Margie WeissMargie Weiss has been in the fitness industry all of her life, having been a national gymnast as a child, and mother/trainer to three international athletes. Owner-coach of MG Gymnastics, her team produced international stars for 15 years. Former owner of 2 Gold's Gym franchises, Margie is also a certified personal trainer, specializing in youth sports conditioning. She has trained international athletes, including her children. Her son, Michael, is a 2-time US Olympic figure skater and 3-time US National Champion. Currently, she is GGX (Group exercise director & instructor) for 3 Gold's Gyms, where one of her programs boasts 500 classes per month; she supervises 175 instructors. Having published many articles in the fitness field, she enjoys seeing progress in each of her participants. But the things that makes her most proud of the lives she has affected are her 5 grandchildren, all of whom live very close. Seeing their smiles makes every day worth smiling about!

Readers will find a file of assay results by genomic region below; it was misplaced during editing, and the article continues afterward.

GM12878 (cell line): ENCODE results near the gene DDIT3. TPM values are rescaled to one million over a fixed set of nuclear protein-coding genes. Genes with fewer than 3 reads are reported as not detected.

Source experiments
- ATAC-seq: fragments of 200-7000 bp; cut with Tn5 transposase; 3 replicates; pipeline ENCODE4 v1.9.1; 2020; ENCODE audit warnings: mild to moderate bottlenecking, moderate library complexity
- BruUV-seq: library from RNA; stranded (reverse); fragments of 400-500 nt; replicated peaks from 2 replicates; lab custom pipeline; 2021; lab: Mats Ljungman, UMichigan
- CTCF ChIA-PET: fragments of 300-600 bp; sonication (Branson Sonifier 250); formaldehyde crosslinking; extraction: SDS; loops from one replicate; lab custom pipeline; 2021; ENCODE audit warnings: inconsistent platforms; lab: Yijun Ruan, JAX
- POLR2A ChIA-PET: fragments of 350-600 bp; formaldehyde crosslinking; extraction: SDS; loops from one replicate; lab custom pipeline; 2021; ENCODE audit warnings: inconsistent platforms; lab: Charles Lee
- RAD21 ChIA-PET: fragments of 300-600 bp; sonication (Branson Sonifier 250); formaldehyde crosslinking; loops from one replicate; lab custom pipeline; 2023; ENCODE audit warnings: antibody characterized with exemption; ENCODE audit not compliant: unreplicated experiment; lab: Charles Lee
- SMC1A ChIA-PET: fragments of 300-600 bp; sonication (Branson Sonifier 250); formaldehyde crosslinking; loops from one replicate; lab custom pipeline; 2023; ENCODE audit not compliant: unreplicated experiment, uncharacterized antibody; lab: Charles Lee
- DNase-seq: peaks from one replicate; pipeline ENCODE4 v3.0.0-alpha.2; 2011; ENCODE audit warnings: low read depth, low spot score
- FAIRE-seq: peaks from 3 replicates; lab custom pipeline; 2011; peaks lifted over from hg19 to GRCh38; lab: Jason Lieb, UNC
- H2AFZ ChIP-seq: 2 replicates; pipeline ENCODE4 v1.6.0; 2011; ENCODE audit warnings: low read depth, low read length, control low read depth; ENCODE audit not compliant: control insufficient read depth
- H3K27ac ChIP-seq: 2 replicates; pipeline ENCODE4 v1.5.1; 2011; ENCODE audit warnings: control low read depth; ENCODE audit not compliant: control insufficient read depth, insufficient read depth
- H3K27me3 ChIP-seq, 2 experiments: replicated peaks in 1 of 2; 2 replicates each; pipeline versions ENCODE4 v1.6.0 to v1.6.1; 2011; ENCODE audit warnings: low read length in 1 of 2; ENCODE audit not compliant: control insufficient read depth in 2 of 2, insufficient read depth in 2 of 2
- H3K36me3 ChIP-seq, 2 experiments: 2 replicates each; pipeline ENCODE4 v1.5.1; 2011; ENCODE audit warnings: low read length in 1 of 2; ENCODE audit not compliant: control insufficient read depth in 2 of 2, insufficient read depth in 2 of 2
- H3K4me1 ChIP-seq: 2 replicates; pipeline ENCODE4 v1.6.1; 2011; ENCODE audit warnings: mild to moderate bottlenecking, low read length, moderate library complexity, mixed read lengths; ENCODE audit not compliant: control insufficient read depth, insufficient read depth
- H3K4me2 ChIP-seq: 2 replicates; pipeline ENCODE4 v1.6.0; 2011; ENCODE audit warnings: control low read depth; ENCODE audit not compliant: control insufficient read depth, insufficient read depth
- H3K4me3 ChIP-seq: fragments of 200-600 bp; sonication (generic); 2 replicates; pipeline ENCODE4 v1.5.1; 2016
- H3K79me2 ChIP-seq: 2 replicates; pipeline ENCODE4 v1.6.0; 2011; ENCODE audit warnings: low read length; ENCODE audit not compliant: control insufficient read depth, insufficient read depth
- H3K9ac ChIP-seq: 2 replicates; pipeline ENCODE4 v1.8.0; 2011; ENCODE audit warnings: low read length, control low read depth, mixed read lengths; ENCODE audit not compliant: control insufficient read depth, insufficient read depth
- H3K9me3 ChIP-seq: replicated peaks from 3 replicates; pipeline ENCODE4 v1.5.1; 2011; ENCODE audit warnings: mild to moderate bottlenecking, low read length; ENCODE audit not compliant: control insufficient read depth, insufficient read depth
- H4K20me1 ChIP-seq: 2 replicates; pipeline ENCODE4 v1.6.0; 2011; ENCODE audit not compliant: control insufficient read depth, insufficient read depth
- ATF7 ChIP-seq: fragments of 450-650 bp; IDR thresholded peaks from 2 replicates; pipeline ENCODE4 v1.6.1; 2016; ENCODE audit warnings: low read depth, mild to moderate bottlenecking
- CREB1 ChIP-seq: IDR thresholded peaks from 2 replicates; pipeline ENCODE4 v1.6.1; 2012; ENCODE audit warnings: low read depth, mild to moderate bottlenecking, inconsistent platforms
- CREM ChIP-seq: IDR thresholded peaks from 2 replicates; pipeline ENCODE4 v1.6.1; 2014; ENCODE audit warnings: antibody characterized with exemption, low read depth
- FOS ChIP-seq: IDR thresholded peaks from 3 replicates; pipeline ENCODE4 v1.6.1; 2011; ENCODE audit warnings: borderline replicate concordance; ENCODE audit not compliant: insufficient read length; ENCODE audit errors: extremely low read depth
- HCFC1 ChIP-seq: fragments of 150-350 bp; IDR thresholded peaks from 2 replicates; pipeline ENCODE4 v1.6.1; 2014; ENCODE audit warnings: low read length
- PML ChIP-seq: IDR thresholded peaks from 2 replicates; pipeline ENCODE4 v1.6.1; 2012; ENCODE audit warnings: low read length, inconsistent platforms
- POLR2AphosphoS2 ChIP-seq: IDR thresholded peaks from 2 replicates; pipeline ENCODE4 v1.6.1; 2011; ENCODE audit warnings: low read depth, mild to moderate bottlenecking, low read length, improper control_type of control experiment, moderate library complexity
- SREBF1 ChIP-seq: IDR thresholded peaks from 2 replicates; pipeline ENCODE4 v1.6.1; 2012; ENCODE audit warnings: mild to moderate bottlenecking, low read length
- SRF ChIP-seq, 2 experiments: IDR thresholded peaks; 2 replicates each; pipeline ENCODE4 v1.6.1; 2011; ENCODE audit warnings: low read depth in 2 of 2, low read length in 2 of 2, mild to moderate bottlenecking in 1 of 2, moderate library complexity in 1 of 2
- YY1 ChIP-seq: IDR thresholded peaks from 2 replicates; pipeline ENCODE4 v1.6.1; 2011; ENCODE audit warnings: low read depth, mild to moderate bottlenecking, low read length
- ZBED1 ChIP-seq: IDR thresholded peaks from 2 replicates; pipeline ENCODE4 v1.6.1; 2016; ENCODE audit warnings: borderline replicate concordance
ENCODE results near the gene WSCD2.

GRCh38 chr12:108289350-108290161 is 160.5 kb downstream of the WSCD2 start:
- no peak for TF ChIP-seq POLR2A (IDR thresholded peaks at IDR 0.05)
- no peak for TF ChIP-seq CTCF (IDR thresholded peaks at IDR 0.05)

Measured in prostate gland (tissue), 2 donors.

Margie Weiss: My name is Margie Weiss; this is the headstand section of the upside-down fitness for the kids. First thing were going to want to do, how you do a headstand and how does a child do it safely, and how can I spot her? Spotting means assisting, so that I can make sure the she is safe and I am safe. So we going to go down, Roy is going to put her hands on the floor and her head, so that her head and her hands make a triangle. As the adult, I am down on my knees Im sideways. Im going to put my hands under her shoulder, so that there is not a lot of pressure on her neck, if she has never done a headstand before. She is going to take one leg behind her and lift it up. I am going to just bring it to the top. Now by holding her shoulder, I can help to stabilize her. Then as she gets the idea, I slide my hands up to her legs, so now I can put her body into a straight position. She can point her toes, hook her toes, doesnt really matter, but its nice for the coach, for the spotter, if the legs can be straight, because otherwise youre grabbing things that are flying all over the place. So she wants to keep her feet together, as if she is holding a piece of paper between her feet. Once we get so that we are established here, I am comfortable with it, the child is comfortable with it, we can start doing some activities upside-down, which will help to build her overall body strength. The first of those, Im going to stand up, because I can hold my arms at her waist, which is where she is going to bend each time. What we are going to start with first is the easier of the two exercises. She is going to straddle her legs, so I am going to hold right about at the knees. Notice I have my knees kind of in the middle of her back to help stabilize her. We are going to take the legs, Im going to go off to the side, she can stop halfway or if she is a little bit stronger she can tap to the floor and comeback up. Legs are going to come together. Notice my legs are bent, my belly is tight to my backbone and my shoulders are low, so that I dont get hurt when I do it. As she goes down, we tap the floor and I can help as little or as much as necessary to help her get her legs back up. As she gets stronger, Im going to bring my hands down closer to her hips. Now as she straddles, she has to do more of the work, and then I help her to bring them back up. Exercise, its a little bit harder, takes a little bit more stomach strength for her is a pike. So I am going to put my hands again, right at the waist. Put the hand on the thigh, so that she can gently drop her feet forwards and come right back up. As again, she gets stronger, hands on the hips, make her do the work all the way down and all the way up. If she is not quite strong enough, she can bend her knees as she goes down. Go ahead, bend, as you come down and then she rises. In order to get the child down on to the ground safely, hand goes on the waist and then again on the thighs, so you can slowly lower her down, and then she come back up. Three different exercises that you can do, the headstand, the straddle and the pike, all which work the whole body, unit exercises we call them. So the child has to work all her muscles in conjunction with the others.